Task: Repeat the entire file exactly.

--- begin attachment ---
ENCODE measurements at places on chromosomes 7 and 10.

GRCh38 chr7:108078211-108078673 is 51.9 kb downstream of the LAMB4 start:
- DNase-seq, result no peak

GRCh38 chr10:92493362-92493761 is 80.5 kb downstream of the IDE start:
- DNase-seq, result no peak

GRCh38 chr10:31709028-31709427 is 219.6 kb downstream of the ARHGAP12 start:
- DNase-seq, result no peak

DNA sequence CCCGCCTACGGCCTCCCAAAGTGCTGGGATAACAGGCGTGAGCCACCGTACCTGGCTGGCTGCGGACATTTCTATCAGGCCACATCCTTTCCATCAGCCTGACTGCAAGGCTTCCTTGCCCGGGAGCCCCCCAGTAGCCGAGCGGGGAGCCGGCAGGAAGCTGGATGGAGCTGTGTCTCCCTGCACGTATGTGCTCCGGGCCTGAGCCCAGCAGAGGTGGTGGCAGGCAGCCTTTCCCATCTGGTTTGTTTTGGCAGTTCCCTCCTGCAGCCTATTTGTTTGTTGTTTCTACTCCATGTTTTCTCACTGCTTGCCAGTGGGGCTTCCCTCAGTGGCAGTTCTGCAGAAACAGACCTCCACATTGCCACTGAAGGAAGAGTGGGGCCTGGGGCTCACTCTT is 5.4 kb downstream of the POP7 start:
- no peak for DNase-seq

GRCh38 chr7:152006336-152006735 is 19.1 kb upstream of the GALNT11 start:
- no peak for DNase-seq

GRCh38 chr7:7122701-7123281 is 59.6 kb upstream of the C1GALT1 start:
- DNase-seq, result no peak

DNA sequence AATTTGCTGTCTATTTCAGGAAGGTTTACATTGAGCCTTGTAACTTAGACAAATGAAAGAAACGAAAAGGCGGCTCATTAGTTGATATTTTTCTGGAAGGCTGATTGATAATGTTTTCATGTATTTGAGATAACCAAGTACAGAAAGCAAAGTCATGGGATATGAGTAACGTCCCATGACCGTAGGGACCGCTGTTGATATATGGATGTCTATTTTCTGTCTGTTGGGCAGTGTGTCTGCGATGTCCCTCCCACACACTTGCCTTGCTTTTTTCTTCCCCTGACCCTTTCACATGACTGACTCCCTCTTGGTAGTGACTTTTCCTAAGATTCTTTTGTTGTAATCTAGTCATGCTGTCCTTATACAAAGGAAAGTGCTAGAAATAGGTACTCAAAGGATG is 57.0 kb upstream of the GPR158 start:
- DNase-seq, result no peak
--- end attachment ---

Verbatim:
ENCODE measurements at places on chromosomes 7 and 10.

GRCh38 chr7:108078211-108078673 is 51.9 kb downstream of the LAMB4 start:
- DNase-seq, result no peak

GRCh38 chr10:92493362-92493761 is 80.5 kb downstream of the IDE start:
- DNase-seq, result no peak

GRCh38 chr10:31709028-31709427 is 219.6 kb downstream of the ARHGAP12 start:
- DNase-seq, result no peak

DNA sequence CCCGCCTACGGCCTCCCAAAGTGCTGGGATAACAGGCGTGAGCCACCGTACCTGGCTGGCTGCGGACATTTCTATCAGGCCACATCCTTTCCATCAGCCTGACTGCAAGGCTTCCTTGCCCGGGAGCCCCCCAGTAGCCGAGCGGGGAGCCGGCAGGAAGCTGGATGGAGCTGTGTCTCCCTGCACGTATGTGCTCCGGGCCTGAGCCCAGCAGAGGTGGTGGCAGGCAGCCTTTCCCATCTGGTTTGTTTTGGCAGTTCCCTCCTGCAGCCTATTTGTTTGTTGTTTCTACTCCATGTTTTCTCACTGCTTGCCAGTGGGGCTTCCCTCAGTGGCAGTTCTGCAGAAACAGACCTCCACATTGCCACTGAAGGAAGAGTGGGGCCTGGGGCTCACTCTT is 5.4 kb downstream of the POP7 start:
- no peak for DNase-seq

GRCh38 chr7:152006336-152006735 is 19.1 kb upstream of the GALNT11 start:
- no peak for DNase-seq

GRCh38 chr7:7122701-7123281 is 59.6 kb upstream of the C1GALT1 start:
- DNase-seq, result no peak

DNA sequence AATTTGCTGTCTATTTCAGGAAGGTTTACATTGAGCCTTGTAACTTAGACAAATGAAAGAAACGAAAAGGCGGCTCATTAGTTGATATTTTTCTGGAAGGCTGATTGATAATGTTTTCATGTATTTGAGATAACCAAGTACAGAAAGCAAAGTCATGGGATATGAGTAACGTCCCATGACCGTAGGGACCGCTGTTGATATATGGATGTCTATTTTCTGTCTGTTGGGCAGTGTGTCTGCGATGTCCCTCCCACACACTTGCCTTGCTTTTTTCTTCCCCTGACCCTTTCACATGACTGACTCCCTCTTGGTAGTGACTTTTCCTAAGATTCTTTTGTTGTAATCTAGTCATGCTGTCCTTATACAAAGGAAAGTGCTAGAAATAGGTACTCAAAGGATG is 57.0 kb upstream of the GPR158 start:
- DNase-seq, result no peak